And so the first change in as long as any one could remember had happened in the village where things had always been just as they should. The people continued life as had always done. The man and his wife grew older. Their first son, who was strong, and his wife looked after the farm and the house. The second son, who was handsome, and his wife worked hard in the inn. And the daughter, who was neither strong nor handsome, and didn't talk much, but had a gentle spirit, looked after her parents.
But change as always, hardly ever happens in a singular event which can be ignored or even missed unconsciously. Change comes and goes, but it never takes kindly to being missed. So even as the people of the village where things usually happened just as they should were forgetting that their King had not appeared as he should for their festival, another change happened.
It was a cool morning a few weeks after the festival when the gentle spirited daughter named Layan, who had gone out of the house to feed the chickens, turned to find herself facing a large horse. Layan contemplated the large black beast as he snorted and pawed at the ground. It was wearing a saddle of worn leather and a high quality blue blanket underneath that. The harness was still over the horse's face, Layan noticed as the horse shook his head at her approach. Where could this horse have come from? The village was only small and the two farms had brown horses. Layan had never seen anything like this black stallion before.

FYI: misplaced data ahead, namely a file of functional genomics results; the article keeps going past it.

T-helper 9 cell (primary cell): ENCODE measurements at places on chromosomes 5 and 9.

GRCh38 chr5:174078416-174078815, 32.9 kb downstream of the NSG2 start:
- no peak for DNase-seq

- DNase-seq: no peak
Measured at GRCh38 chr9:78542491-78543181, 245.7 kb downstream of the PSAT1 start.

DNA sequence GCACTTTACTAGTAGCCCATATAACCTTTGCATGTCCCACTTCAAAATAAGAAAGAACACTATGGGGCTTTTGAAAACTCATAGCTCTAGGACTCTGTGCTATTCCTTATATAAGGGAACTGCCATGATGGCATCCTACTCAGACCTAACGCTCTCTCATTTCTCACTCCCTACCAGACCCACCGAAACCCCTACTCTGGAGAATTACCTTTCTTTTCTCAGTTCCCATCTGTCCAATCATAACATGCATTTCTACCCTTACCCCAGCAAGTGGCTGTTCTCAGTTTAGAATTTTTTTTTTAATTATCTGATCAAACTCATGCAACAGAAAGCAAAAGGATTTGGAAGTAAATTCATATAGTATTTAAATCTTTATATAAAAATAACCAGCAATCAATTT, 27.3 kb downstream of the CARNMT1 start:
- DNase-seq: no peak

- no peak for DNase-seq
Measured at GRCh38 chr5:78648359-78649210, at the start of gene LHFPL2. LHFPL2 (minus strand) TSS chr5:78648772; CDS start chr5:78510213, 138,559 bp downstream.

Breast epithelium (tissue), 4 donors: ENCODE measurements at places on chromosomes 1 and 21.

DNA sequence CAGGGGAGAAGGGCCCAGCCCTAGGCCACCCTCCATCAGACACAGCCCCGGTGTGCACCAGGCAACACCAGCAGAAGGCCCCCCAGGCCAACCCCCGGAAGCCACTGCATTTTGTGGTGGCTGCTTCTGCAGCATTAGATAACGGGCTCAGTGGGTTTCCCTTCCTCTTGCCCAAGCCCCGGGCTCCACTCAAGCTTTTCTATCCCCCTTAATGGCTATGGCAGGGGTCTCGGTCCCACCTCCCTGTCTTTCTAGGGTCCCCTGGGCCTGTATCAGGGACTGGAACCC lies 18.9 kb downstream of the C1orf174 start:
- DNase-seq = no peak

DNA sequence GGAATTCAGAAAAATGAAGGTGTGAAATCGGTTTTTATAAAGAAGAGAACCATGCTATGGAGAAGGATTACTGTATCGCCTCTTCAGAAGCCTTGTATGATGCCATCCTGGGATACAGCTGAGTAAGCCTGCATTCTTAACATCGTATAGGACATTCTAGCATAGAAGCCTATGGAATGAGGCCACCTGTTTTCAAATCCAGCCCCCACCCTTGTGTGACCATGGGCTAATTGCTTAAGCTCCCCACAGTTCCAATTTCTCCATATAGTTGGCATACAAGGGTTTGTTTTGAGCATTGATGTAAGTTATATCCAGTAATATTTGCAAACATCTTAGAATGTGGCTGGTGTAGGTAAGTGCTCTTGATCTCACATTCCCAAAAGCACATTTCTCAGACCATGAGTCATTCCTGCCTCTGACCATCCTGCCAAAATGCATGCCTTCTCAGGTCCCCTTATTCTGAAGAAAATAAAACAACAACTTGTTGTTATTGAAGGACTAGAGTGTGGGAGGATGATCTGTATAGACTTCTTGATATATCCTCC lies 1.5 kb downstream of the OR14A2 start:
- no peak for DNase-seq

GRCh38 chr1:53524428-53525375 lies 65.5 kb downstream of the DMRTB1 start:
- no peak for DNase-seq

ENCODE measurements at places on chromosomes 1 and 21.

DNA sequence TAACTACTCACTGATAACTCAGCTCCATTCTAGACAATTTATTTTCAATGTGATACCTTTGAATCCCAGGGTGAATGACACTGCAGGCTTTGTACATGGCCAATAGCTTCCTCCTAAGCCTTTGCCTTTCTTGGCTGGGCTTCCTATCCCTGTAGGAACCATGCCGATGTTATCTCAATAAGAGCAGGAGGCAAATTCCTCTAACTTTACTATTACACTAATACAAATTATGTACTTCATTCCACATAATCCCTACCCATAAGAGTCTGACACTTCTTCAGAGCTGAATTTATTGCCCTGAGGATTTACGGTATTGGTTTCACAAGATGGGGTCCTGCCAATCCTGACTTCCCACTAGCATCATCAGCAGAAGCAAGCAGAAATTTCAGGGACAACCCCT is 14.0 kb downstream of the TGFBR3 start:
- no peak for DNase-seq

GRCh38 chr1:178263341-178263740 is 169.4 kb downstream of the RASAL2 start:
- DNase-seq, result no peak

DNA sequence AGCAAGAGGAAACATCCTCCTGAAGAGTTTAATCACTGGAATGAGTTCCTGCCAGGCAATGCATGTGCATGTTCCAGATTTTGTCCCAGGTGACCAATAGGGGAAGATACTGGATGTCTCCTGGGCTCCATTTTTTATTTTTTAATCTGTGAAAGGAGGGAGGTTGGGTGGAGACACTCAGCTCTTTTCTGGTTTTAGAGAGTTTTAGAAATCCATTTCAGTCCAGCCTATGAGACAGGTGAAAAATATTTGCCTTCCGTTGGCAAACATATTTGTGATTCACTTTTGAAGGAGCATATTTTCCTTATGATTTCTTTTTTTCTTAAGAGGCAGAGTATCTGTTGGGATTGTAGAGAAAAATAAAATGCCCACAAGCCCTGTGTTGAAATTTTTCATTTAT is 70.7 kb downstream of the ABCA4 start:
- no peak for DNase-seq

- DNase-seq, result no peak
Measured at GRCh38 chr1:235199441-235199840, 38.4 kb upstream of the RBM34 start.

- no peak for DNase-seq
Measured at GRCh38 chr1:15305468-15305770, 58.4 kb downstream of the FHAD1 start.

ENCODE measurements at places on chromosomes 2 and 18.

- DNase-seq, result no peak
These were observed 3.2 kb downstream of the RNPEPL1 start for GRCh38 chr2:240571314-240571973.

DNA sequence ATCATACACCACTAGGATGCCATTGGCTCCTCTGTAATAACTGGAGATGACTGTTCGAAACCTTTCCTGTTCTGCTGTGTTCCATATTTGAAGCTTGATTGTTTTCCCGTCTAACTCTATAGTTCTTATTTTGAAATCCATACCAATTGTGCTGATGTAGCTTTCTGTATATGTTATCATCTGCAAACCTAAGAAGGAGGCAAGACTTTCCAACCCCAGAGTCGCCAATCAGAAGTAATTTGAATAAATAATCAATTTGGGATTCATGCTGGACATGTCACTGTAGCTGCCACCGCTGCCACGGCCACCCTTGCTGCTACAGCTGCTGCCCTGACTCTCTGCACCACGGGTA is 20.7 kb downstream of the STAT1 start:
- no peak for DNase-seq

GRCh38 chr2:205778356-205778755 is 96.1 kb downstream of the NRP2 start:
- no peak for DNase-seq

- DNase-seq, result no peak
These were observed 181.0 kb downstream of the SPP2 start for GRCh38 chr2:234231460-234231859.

Quietly, as always, Layan calmed the horse and took him back to the barn. There she took off his harness and let him drink and then unsaddled him and brushed him down. Leaving the horse tethered to the side fence, Layan returned to the house and went about her duties as she did everyday and promptly forgot about the big black horse that she had left outside.
That night however, the strong son, who's name was Cathal, asked:
"Where did the black horse come from?"
And so Layan explained how she had found the horse and left him outside the house.
"What will we do?" asked the old man as he sat close to the fire with his wife.
"Can we let him go to find his own way home?" suggested Cathal's wife while she cleared the table of the dishes from dinner.
"I tried that," said Cathal, "and he won't leave."
Layan watched and listened as her family discussed the black horse some more, and then slipped out the door into the night to see for herself.